TIMES NEWS NETWORK THIS incident took place some years ago at a remote district in Uttar Pradesh, where I had been posted as the district education officer. It had all the characteristic features of a backward district, a low literacy rate — merely 27.2 per cent for women, being one of them. One afternoon, as I entered my chamber after a gruelling field tour and wading through a waiting crowd of applicants and complainants, I found myself face to face with a young lady, who was giving my steno a tongue-lashing. "Your SDI school is corrupt, Sir," the young lady said, directing her anger at me. I offered her a seat and a glass of water to calm her down and asked her to tell me her problem. She had applied for the post of shiksha mitra in the primary school of her gram panchayat, where she stood first in the merit list of applicants. However, she said, the SDI of the block was not forwarding the list to the district office. I explained that the delay did not cheat her of the opportunity, as her ranking would remain unchanged. But, it was not as simple as that. "I'm married and my gauna (when a bride goes to her in-laws' home for the first time) is after a couple of months. The SDI is waiting for me to go to my sasural so that the boy, who is placed second in the list, can move up to the first ranking as I get declared the resident of a different gram panchayat," she said.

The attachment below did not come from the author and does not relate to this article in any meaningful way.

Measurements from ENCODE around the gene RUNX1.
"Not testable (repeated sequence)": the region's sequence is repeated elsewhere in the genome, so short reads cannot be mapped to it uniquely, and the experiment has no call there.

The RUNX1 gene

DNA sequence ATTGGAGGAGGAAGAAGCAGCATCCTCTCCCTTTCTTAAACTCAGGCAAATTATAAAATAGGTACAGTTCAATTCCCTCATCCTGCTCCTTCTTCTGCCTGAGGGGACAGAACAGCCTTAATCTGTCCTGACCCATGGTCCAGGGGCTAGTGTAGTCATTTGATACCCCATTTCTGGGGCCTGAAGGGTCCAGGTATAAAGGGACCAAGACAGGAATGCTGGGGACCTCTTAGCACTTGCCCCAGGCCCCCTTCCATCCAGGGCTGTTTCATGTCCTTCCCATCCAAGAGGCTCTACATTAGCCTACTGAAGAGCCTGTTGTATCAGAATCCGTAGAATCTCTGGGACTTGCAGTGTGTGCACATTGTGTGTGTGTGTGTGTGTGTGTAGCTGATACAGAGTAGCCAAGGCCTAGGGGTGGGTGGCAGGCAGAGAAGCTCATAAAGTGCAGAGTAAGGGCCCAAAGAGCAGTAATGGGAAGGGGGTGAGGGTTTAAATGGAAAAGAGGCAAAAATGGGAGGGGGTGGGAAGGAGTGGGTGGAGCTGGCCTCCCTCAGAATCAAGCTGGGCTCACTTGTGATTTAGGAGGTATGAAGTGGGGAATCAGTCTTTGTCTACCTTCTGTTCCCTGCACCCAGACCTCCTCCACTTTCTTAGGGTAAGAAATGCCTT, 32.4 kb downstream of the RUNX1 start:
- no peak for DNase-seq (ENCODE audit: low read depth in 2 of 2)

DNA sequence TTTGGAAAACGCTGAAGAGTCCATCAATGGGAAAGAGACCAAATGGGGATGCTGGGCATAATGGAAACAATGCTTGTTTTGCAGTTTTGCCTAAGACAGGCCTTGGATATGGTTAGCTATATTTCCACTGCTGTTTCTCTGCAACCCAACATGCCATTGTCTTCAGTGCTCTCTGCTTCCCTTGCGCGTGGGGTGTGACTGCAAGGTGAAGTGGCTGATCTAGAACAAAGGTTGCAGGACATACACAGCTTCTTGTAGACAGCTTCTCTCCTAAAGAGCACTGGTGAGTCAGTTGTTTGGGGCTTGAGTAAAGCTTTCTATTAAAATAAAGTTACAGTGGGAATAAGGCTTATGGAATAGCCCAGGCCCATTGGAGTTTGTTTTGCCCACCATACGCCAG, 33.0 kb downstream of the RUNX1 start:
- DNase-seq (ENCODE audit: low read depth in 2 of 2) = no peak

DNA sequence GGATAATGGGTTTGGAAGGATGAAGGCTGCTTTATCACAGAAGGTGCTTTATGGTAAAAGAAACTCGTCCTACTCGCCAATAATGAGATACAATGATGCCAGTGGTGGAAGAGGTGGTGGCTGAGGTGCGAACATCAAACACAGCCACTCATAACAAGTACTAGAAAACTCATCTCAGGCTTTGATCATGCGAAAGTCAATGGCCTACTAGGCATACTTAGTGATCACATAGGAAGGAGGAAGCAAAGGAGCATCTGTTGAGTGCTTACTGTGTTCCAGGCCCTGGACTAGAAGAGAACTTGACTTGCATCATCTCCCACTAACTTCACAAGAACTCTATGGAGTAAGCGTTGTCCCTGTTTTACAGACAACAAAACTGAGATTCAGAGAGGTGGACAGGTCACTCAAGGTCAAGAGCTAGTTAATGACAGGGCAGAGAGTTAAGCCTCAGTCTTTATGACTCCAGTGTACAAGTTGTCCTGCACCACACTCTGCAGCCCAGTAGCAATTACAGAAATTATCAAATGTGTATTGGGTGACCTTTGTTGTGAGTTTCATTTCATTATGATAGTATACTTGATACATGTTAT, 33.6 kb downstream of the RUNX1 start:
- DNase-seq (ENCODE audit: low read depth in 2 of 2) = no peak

"Perhaps, the SDI has got some bribe for this. I want to work, Sir. I want to be financially independent," she added, almost in tears. I assured her of justice and sent directions to the concerned SDI to be present with the records the next day. Later that evening at home, I was told I had an urgent visitor. The man, in his late forties, fell at my feet when he saw me, exclaiming, "I'm the father of the girl who met you at your office regarding the shiksha mitra issue. Please don't appoint her to that post." I was shocked. "But why?" I demanded. "Your SDI is not to blame at all. The fact is I myself got complaints filed to delay the selection process. I am a poor man and got my daughter educated with great effort. She was married a year ago. The boy, placed next in the ranking, has given me money for stalling my daughter's appointment so that when she leaves for her in-laws' home, he gets the job. The money this boy has given me will help me organise her gauna ceremony," he said helplessly. He was in tears, caught between fatherly duty and love, while I stood dazed, unsure of the administrative action to take — to give the young girl a taste of emancipation, or to support her father in his quest for his social responsibilities. I could do neither as I got my transfer order the next day, before I could get to the file. I remain unsure to this day of the decision I would have taken.

BRIEF CASE: Ode to Indolence
5 Jul 2007, 0051 hrs IST, Skand Shukla